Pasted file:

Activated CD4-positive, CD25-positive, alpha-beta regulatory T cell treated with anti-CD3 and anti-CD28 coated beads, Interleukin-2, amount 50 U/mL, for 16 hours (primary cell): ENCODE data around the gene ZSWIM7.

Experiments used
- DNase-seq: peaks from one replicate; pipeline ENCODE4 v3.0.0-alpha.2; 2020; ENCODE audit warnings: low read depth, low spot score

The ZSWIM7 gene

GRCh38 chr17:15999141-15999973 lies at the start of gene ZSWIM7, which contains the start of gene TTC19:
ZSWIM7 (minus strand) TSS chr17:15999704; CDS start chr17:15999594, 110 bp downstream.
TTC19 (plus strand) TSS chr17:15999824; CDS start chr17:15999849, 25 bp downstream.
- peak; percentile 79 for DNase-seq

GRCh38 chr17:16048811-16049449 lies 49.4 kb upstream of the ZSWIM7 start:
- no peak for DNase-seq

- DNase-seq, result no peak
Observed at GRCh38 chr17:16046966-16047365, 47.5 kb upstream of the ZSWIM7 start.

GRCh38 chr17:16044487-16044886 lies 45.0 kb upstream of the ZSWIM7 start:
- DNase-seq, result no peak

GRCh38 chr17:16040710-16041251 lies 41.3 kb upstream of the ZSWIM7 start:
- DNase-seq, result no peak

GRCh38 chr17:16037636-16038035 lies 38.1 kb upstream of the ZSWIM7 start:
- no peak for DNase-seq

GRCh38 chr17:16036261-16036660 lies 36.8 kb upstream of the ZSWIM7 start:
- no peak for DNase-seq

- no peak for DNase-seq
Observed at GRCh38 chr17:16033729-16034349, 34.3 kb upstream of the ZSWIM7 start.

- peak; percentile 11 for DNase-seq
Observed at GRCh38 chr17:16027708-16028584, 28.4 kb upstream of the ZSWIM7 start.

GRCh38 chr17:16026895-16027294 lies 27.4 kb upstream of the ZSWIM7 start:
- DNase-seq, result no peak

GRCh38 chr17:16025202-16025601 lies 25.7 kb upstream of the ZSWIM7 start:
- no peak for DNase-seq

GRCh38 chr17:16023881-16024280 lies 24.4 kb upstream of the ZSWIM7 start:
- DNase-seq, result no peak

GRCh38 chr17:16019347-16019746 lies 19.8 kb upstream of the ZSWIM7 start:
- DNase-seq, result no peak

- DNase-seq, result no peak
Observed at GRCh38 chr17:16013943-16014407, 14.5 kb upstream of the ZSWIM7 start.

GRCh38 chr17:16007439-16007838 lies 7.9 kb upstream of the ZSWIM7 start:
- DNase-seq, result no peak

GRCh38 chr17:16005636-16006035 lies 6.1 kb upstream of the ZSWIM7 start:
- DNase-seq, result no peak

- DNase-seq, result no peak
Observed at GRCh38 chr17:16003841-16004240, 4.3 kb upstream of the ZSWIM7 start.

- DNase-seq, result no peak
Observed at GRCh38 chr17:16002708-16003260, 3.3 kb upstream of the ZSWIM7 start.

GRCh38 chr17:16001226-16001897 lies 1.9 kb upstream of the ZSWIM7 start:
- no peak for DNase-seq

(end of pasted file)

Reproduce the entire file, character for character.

Activated CD4-positive, CD25-positive, alpha-beta regulatory T cell treated with anti-CD3 and anti-CD28 coated beads, Interleukin-2, amount 50 U/mL, for 16 hours (primary cell): ENCODE data around the gene ZSWIM7.

Experiments used
- DNase-seq: peaks from one replicate; pipeline ENCODE4 v3.0.0-alpha.2; 2020; ENCODE audit warnings: low read depth, low spot score

The ZSWIM7 gene

GRCh38 chr17:15999141-15999973 lies at the start of gene ZSWIM7, which contains the start of gene TTC19:
ZSWIM7 (minus strand) TSS chr17:15999704; CDS start chr17:15999594, 110 bp downstream.
TTC19 (plus strand) TSS chr17:15999824; CDS start chr17:15999849, 25 bp downstream.
- peak; percentile 79 for DNase-seq

GRCh38 chr17:16048811-16049449 lies 49.4 kb upstream of the ZSWIM7 start:
- no peak for DNase-seq

- DNase-seq, result no peak
Observed at GRCh38 chr17:16046966-16047365, 47.5 kb upstream of the ZSWIM7 start.

GRCh38 chr17:16044487-16044886 lies 45.0 kb upstream of the ZSWIM7 start:
- DNase-seq, result no peak

GRCh38 chr17:16040710-16041251 lies 41.3 kb upstream of the ZSWIM7 start:
- DNase-seq, result no peak

GRCh38 chr17:16037636-16038035 lies 38.1 kb upstream of the ZSWIM7 start:
- no peak for DNase-seq

GRCh38 chr17:16036261-16036660 lies 36.8 kb upstream of the ZSWIM7 start:
- no peak for DNase-seq

- no peak for DNase-seq
Observed at GRCh38 chr17:16033729-16034349, 34.3 kb upstream of the ZSWIM7 start.

- peak; percentile 11 for DNase-seq
Observed at GRCh38 chr17:16027708-16028584, 28.4 kb upstream of the ZSWIM7 start.

GRCh38 chr17:16026895-16027294 lies 27.4 kb upstream of the ZSWIM7 start:
- DNase-seq, result no peak

GRCh38 chr17:16025202-16025601 lies 25.7 kb upstream of the ZSWIM7 start:
- no peak for DNase-seq

GRCh38 chr17:16023881-16024280 lies 24.4 kb upstream of the ZSWIM7 start:
- DNase-seq, result no peak

GRCh38 chr17:16019347-16019746 lies 19.8 kb upstream of the ZSWIM7 start:
- DNase-seq, result no peak

- DNase-seq, result no peak
Observed at GRCh38 chr17:16013943-16014407, 14.5 kb upstream of the ZSWIM7 start.

GRCh38 chr17:16007439-16007838 lies 7.9 kb upstream of the ZSWIM7 start:
- DNase-seq, result no peak

GRCh38 chr17:16005636-16006035 lies 6.1 kb upstream of the ZSWIM7 start:
- DNase-seq, result no peak

- DNase-seq, result no peak
Observed at GRCh38 chr17:16003841-16004240, 4.3 kb upstream of the ZSWIM7 start.

- DNase-seq, result no peak
Observed at GRCh38 chr17:16002708-16003260, 3.3 kb upstream of the ZSWIM7 start.

GRCh38 chr17:16001226-16001897 lies 1.9 kb upstream of the ZSWIM7 start:
- no peak for DNase-seq